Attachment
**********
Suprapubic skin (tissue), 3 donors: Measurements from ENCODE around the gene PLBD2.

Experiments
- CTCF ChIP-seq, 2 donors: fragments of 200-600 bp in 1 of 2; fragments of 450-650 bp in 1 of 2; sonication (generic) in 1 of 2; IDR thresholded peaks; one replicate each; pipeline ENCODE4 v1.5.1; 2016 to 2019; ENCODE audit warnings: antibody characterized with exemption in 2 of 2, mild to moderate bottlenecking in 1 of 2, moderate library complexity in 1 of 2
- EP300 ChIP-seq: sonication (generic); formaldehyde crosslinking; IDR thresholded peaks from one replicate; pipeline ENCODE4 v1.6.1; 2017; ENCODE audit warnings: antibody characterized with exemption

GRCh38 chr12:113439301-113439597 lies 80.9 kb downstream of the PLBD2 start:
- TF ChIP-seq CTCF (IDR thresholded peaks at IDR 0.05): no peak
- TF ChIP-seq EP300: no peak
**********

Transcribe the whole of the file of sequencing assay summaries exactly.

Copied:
Suprapubic skin (tissue), 3 donors: Measurements from ENCODE around the gene PLBD2.

Experiments
- CTCF ChIP-seq, 2 donors: fragments of 200-600 bp in 1 of 2; fragments of 450-650 bp in 1 of 2; sonication (generic) in 1 of 2; IDR thresholded peaks; one replicate each; pipeline ENCODE4 v1.5.1; 2016 to 2019; ENCODE audit warnings: antibody characterized with exemption in 2 of 2, mild to moderate bottlenecking in 1 of 2, moderate library complexity in 1 of 2
- EP300 ChIP-seq: sonication (generic); formaldehyde crosslinking; IDR thresholded peaks from one replicate; pipeline ENCODE4 v1.6.1; 2017; ENCODE audit warnings: antibody characterized with exemption

GRCh38 chr12:113439301-113439597 lies 80.9 kb downstream of the PLBD2 start:
- TF ChIP-seq CTCF (IDR thresholded peaks at IDR 0.05): no peak
- TF ChIP-seq EP300: no peak